Boog is actually having a nice little rebound season in Tacoma this year, currently running a wRC+ of 128, supported by a career high (by far) walk rate of 21.3% and a strikeout rate of just 7.4%, less than half of last years mark. Powell has found himself the odd man out with Ben Gamel and Guillermo Heredia taking on full time gigs with the big league club currently, but his defensive abilities and patience at the plate qualify him for next in line if god forbid we lose another outfielder. At the very least, he might make for an decent trade chip come July for a system that isn’t quite as flush with outfielders as the Mariners. Boog will spend some time riding the SeaTac Express this year (at the time of this writing, he’s actually up with the big club).
Tyler O’Neill, AAA-Tacoma (21)
If you are reading this blog, you know who Tyler O’Neill is. If you’ve noticed he currently has a wRC+ of 69 and are worried, here are three reasons not to be:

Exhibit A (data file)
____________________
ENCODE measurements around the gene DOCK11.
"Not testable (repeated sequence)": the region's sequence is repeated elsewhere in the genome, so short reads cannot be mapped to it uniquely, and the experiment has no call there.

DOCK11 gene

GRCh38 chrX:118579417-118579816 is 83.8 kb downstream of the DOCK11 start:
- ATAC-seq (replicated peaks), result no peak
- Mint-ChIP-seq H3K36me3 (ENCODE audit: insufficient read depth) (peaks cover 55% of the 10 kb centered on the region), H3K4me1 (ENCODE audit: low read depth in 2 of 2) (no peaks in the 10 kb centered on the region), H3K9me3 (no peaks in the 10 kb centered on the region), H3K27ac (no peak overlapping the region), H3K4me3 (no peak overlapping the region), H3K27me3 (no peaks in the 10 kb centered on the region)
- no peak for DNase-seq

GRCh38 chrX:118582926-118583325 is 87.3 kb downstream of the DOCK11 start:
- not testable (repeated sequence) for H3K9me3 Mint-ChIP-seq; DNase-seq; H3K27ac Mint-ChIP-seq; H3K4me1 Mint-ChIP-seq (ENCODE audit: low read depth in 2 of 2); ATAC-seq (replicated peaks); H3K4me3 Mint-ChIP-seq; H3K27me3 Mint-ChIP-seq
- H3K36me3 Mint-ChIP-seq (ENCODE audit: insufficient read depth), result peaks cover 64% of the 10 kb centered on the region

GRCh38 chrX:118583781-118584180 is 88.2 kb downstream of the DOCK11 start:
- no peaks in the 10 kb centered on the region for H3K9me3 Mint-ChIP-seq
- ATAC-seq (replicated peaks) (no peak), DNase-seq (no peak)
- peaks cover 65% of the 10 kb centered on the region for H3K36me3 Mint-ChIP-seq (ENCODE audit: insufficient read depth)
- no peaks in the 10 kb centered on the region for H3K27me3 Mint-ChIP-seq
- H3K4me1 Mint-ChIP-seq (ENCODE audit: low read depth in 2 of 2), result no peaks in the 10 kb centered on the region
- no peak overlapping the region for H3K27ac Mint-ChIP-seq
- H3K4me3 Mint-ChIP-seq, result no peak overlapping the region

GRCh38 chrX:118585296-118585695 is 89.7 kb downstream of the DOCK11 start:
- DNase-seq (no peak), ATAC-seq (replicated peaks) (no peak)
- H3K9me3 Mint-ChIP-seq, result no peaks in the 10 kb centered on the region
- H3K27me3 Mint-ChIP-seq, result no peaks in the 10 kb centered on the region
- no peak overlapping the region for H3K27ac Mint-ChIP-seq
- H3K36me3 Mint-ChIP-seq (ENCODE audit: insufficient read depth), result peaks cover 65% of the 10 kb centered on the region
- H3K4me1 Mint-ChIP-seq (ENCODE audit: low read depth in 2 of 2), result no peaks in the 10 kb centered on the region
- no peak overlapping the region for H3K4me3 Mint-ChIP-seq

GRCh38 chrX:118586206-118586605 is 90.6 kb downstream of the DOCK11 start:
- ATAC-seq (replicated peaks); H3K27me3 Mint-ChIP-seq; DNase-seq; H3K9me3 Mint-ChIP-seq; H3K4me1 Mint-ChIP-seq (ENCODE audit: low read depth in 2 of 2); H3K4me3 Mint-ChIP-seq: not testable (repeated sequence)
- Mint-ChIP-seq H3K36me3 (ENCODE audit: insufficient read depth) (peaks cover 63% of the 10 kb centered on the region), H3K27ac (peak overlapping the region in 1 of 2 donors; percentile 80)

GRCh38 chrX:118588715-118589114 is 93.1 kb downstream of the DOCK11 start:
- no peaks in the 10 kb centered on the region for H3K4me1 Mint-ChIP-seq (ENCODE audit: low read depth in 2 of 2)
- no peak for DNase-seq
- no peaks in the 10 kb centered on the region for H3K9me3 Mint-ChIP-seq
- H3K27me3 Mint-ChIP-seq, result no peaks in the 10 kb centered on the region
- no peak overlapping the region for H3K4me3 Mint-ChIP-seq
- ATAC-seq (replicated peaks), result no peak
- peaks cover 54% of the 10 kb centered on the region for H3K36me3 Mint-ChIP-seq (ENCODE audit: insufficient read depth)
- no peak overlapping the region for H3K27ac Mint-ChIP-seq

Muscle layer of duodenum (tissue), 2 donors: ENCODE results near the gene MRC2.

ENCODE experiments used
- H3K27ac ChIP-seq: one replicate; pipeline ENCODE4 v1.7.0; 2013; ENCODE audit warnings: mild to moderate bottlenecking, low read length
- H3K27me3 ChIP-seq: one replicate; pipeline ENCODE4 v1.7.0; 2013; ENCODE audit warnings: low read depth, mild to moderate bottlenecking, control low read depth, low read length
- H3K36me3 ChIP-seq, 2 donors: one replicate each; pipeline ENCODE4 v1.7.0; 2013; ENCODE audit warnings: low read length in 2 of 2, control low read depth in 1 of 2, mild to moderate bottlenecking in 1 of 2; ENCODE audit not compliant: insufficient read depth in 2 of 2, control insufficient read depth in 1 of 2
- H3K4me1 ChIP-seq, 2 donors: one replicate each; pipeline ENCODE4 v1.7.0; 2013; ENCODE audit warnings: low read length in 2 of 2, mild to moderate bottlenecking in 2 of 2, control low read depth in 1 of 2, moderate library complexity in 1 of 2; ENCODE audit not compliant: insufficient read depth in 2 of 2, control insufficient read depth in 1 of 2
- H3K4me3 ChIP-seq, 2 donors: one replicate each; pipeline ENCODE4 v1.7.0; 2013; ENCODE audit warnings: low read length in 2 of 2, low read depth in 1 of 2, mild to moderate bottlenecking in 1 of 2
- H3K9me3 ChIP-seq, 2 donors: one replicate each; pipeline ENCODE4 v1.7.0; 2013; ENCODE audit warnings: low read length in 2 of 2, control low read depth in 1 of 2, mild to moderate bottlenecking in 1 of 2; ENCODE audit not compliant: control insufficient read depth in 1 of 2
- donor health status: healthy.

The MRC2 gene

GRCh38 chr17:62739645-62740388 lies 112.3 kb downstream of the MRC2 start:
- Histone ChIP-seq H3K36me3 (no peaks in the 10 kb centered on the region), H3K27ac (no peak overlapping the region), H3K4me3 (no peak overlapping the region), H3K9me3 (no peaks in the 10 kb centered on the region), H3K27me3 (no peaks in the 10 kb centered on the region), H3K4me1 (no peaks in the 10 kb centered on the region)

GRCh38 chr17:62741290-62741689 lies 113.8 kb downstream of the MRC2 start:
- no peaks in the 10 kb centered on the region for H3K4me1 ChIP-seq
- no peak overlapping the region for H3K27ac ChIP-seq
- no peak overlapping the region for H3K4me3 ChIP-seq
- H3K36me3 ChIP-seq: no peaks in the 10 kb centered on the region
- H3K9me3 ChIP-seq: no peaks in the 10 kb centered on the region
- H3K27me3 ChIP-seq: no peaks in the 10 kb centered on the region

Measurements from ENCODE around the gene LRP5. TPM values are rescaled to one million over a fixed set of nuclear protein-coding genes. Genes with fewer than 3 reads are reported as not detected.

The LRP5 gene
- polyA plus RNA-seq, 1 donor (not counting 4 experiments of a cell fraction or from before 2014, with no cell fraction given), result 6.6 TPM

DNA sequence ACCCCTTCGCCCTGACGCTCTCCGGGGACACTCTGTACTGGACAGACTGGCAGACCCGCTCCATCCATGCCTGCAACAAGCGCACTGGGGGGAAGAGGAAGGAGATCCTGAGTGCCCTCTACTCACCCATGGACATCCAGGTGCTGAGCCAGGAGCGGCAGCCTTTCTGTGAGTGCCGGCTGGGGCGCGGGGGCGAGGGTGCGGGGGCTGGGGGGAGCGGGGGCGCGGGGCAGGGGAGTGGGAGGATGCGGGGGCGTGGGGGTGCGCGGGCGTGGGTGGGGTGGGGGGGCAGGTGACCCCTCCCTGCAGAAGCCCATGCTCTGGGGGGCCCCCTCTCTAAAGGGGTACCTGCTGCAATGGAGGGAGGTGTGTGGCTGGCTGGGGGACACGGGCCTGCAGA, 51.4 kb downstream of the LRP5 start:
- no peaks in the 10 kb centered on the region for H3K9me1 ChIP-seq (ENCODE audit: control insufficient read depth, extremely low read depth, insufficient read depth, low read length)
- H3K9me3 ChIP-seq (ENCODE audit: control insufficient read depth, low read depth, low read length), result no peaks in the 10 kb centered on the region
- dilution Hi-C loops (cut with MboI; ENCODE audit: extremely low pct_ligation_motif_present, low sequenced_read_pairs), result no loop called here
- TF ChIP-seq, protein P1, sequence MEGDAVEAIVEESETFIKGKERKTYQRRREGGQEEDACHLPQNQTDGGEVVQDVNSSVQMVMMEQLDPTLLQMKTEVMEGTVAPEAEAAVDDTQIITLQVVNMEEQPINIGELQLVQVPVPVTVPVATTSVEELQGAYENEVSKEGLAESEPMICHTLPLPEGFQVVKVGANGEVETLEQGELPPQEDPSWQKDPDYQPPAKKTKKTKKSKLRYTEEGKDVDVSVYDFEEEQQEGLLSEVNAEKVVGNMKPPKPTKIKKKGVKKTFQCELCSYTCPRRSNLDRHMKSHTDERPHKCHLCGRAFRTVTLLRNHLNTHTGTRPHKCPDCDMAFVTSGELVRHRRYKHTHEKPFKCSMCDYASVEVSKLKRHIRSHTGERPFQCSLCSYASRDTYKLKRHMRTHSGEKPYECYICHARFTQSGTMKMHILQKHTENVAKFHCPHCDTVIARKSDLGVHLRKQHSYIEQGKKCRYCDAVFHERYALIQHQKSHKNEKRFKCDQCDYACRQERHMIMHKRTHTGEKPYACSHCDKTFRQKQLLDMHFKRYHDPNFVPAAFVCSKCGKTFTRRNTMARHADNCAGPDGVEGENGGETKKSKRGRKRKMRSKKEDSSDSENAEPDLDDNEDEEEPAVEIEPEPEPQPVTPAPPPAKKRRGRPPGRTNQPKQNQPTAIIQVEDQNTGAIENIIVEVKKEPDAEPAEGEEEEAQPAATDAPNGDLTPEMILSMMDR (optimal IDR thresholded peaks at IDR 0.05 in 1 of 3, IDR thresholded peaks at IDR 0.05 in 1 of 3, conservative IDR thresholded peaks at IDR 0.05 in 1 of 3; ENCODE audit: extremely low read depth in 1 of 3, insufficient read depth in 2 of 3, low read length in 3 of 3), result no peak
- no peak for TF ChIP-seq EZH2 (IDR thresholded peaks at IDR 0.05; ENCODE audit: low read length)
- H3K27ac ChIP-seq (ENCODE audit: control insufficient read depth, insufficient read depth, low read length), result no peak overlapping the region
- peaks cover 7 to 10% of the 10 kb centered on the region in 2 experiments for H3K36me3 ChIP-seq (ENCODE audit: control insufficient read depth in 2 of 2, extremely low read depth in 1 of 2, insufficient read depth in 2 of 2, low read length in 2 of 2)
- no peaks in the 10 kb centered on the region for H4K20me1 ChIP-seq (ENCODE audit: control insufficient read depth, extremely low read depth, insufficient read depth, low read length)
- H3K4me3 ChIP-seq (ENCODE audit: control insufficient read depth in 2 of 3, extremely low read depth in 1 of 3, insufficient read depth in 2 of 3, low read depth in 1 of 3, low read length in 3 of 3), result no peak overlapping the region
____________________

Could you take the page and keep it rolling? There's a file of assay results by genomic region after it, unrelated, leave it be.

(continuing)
- His .272 BABIP is almost 100 points lower than last years total, 30 points lower than 2015, and 50 points below 2014’s.
- His rate stats are right on par with his career rates.
- He’s slashing .300/.371/.500 over his last 10 games. Well below his career norms, but a sign he’s righting the ship.
BONUS REASON: He’s three years younger than Ben Gamel.
Dario Pizzano, AAA-Tacoma (26)
Pizzano has quietly been kicking around the upper levels of the Mariners minor league system since 2014. Being left off the team’s 40-man roster as a 26-year-old in Triple-A kind of says everything you need to know about Dario’s prospect stock, although he did hit an inside the park homerun over the weekend. His .206 BABIP has shown signs of letting up as of late, as he’s batting .296 over his last 10 games.
On the horizon (2018/2019):
Ian Miller, AA-Arkansas (25)